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After getting targeted by Ludacris a few months ago courtesy of the subliminal “Bada Boom” diss track, G.O.O.D. Music’s Big Sean assures fans he is still unfazed and unwilling to engage in a rap feud.

In Sean’s opinion, his current mainstream buzz has made him an easy target for oncoming rap beefs.

As for Ludacris and some of the new generation of emcees catching heat from their elders, Sean sees it as a ploy to remain relevant rather than any real ill will. “I just think people are trying to get attention,” Sean says through a coy smile. “I don’t really give a f*ck though. I’m just going to do my thing. I don’t really care about Ludacris in any way. It don’t even matter. I’m pretty sure he’s gonna…nevermind. I do wish much success to him and I hope he continues to be a great rapper.” (The Well Versed)

Back in November, Wu-Tang Clan’s Ghostface Killah offered his opinion on the Sean/Luda feud.

“It is what it is, it’s rap music. I’m not trying to get into any little kid sh*t. You know what I mean,” he said in an interview. “I’m a grown man, B. You know what I mean? Grown men do grown men things. We don’t got no time. We gotta get this money, man. Unless these n*ggas are already sitting on it, you know what I mean, but enough of that. You know what I mean? We should be getting at the real enemy, you know what I mean? That had us oppressed for all those years. Not at each other right now.” (Montreality)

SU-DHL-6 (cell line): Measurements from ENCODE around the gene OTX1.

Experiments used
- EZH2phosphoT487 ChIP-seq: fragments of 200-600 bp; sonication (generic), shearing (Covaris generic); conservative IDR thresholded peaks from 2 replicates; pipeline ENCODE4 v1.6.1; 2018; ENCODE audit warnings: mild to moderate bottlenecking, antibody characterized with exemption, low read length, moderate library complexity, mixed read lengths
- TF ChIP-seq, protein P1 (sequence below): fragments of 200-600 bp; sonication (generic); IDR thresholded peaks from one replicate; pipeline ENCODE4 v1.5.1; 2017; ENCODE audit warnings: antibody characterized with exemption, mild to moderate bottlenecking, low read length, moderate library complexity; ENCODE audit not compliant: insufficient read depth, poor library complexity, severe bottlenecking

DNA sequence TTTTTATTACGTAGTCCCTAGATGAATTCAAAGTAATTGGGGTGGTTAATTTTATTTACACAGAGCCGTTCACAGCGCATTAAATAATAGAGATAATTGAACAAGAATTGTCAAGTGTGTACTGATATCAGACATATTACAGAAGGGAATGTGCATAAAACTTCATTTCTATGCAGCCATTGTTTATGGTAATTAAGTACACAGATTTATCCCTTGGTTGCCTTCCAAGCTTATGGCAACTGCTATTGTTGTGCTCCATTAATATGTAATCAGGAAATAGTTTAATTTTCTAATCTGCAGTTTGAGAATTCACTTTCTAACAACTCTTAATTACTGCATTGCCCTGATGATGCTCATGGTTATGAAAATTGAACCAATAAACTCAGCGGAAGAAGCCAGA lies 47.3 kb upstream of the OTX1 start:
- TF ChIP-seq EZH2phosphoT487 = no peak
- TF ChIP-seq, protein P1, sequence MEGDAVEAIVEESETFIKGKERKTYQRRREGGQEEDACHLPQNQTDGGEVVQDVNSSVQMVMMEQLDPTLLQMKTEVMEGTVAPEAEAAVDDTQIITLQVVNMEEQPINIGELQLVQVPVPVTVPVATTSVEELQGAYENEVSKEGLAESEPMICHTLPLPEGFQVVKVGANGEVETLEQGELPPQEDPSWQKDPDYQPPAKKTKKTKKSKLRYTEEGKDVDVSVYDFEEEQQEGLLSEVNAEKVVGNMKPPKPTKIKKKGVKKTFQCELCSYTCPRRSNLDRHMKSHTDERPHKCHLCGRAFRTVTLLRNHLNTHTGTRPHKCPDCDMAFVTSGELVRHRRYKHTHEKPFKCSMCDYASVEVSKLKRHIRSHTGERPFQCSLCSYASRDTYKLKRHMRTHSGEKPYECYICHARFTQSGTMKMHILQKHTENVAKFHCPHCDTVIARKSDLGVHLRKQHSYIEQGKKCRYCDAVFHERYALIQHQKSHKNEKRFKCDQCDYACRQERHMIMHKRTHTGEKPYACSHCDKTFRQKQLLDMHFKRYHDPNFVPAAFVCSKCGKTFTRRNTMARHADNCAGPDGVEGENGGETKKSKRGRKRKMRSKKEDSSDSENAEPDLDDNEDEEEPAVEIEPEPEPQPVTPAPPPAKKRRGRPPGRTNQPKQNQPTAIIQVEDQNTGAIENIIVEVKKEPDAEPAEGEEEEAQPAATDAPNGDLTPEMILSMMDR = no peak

A week prior, Ludacris released a visual to his subliminal “Bada Boom” 1.21 Gigawatts mixtape record.

“Bada Boom” has been getting a lot of attention lately. The buzz started when everyone realized what Ludacris was talking about. The so-called “beef” even got explained in an animated video, and despite the fact that Big Sean denied any sour feelings on his part, this doesn’t seem like something that’s going to die down by itself, especially now that the mixtape track that started it all has its own video. (Complex)

Prior to the music video, Big Sean addressed the highly-discussed perception of Luda dissing him and Young Money artist Drake.

“A lot of people thought Drake made that [Supa Dupa flow up] and this was new, and Drake was like, ‘I could trace that back to Big Sean actually on his mixtape. That’s where I first heard it. I think that’s where a lot of emcees got it from.’ That’s what Drake said. So people was telling me, ‘This is your flow.’ And I’m like, ‘Alright — I’m pretty sure it was done before [Luda] but I’m just saying where it came from now. We talkin’ about now — I’m not trying to debate and say, ‘I was the first to do this ever.’ I’m just saying that’s just where it was between us. So [some interviewers] asked me, ‘What’s a good example of [the Supa Dupa flow] and what’s a bad example of it?’ And I think I said [Luda’s] ‘balloons’ line. But I’m telling you this was over a year ago. I can’t believe this was something that’s been lingering this long — I don

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